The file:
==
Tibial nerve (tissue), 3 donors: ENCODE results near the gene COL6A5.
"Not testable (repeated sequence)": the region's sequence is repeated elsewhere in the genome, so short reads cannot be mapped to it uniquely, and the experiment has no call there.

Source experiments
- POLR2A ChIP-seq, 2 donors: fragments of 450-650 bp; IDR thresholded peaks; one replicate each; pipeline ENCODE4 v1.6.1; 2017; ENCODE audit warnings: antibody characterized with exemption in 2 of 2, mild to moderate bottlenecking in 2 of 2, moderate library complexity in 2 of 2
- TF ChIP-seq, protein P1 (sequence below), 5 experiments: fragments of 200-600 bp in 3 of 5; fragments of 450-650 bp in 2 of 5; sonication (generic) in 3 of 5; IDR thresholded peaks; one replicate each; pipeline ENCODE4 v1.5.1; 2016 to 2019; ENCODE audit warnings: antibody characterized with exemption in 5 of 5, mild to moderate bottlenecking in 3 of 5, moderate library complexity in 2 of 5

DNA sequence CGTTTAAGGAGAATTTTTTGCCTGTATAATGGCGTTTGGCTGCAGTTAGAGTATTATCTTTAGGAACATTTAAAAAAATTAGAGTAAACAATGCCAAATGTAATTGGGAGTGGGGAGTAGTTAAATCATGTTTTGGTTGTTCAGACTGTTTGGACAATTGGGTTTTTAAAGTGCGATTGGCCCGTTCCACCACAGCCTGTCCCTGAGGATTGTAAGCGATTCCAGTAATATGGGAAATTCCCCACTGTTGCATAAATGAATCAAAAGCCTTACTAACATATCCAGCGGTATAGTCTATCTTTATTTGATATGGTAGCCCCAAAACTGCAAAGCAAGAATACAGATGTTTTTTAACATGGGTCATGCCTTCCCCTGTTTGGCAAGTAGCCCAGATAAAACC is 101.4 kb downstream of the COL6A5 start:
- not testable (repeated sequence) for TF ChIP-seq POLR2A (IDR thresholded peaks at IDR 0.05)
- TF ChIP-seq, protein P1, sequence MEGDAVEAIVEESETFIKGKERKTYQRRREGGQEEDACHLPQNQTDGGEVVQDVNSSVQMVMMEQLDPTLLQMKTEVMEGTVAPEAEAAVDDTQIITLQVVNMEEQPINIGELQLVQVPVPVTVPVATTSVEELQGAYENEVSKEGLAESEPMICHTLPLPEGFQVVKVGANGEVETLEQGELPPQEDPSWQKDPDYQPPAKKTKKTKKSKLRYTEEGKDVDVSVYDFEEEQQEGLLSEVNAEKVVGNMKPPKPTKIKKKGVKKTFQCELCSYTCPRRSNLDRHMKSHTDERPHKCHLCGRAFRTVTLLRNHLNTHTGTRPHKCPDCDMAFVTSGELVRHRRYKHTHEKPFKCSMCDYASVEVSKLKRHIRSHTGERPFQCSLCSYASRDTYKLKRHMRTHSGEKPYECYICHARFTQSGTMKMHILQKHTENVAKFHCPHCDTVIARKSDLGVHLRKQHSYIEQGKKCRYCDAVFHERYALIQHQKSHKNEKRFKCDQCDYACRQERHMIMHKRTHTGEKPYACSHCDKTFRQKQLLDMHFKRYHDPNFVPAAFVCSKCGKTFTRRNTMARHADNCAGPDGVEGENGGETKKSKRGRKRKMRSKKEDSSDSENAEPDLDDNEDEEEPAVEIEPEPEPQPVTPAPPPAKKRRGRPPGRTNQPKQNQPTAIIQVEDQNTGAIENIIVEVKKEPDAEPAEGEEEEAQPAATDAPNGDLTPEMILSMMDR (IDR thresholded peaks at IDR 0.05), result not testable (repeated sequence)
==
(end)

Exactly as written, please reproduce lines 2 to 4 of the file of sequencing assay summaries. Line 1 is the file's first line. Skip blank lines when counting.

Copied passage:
"Not testable (repeated sequence)": the region's sequence is repeated elsewhere in the genome, so short reads cannot be mapped to it uniquely, and the experiment has no call there.

Source experiments
- POLR2A ChIP-seq, 2 donors: fragments of 450-650 bp; IDR thresholded peaks; one replicate each; pipeline ENCODE4 v1.6.1; 2017; ENCODE audit warnings: antibody characterized with exemption in 2 of 2, mild to moderate bottlenecking in 2 of 2, moderate library complexity in 2 of 2